“Can I validate my LGBT friend’s pain if I believe in a traditional sexual ethic?”

Often, we receive questions from people who hold a traditional sexual ethic and are wondering whether it’s possible for them to validate the harm LGBT people have experienced within the Church and maintain their current beliefs. Many of these queries come from people who have taken the time to educate themselves about LGBT Christian issues, where they consider what other messages they might be sending if they show any signs of solidarity with an LGBT person’s experience of pain. Recently we received the following question from one of our readers:

“When I go to work almost every day a nice young man comes in. We talk some because I think he doesn’t have any family and he likes hanging out there at the restaurant where I’m a server. He told me he is gay and his church has treated him badly. He gets sad about it and it looks like he’s about to cry sometimes. I want to give him a hug and tell him I love him and God loves him, but I’m worried if I do that he will think I am ok with his sex life or him getting married, and I really think those things are against the Bible. But it’s against the Bible too if I don’t show him love and I don’t know what to do. He said I was the only Christian he ever trusted and I think it’s awful how some Christians were yelling at him when he was a boy. I don’t know what to do. Do you have advice?”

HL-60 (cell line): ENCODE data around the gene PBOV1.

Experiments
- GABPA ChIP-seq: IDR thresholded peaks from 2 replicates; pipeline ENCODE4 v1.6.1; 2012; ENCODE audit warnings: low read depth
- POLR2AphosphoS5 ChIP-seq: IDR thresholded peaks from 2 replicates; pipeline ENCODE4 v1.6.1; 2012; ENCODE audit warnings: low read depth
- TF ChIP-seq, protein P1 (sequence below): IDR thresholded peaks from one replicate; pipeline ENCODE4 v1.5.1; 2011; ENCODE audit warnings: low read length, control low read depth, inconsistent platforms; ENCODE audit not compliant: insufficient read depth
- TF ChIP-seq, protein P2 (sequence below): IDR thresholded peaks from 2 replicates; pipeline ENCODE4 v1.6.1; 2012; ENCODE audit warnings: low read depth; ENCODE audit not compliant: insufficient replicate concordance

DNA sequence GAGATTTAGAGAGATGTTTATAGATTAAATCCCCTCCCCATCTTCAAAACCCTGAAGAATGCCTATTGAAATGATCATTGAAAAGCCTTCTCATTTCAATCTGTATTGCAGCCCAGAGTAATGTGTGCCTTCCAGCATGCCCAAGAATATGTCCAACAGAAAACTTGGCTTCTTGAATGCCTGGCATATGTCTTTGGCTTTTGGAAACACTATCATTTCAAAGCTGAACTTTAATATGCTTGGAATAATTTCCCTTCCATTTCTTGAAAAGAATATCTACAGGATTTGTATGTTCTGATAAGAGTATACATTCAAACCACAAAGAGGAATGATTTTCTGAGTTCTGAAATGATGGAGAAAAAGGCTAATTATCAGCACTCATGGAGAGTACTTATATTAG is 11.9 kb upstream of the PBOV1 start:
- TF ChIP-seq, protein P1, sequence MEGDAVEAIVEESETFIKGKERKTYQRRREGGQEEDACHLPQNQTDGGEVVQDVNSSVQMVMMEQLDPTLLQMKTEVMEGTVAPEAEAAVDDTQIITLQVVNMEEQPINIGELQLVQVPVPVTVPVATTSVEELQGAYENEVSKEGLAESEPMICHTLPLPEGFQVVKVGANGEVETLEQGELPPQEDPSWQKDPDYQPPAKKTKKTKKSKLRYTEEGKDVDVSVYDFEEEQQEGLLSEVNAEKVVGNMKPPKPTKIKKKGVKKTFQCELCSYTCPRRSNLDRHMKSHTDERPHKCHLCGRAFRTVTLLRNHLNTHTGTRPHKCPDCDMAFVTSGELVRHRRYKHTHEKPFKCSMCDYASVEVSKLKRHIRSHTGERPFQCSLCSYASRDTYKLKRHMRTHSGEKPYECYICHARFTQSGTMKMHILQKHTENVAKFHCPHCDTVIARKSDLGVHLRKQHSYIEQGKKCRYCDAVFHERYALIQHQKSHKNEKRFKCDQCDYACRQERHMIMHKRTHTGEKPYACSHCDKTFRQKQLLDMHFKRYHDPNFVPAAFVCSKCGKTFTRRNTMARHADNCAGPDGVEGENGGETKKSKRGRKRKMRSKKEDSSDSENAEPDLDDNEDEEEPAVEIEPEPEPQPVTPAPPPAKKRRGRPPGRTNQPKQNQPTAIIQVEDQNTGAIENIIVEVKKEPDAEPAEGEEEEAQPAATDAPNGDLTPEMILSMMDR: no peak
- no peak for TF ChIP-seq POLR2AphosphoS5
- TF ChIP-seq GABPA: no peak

We think this question raises an extremely important issue for all Christians to consider. Because postures towards the LGBT community are often politicized, many straight people who are kind to LGBT people get labeled as “liberal” while many LGBT people associate the words “conservative” and “traditional” with “mean and nasty.” This particular reader does not have a modern, liberal sexual ethic but wants to treat all LGBT people with respect, kindness, and dignity. In short, this reader wants to love all people as Christ loves them.

We’ve heard much advice offered to others in our reader’s shoes. Most of the time, the advice goes something like this: educate yourself about LGBT people. Go to a meeting of a local gay organization. Search the Scriptures for yourself to discern what they might actually be saying about God’s heart for LGBT people. Read books that offer arguments in favor of gay marriage within Christianity. Consider that perhaps this encounter with your gay friend is an invitation to change your views on homosexuality.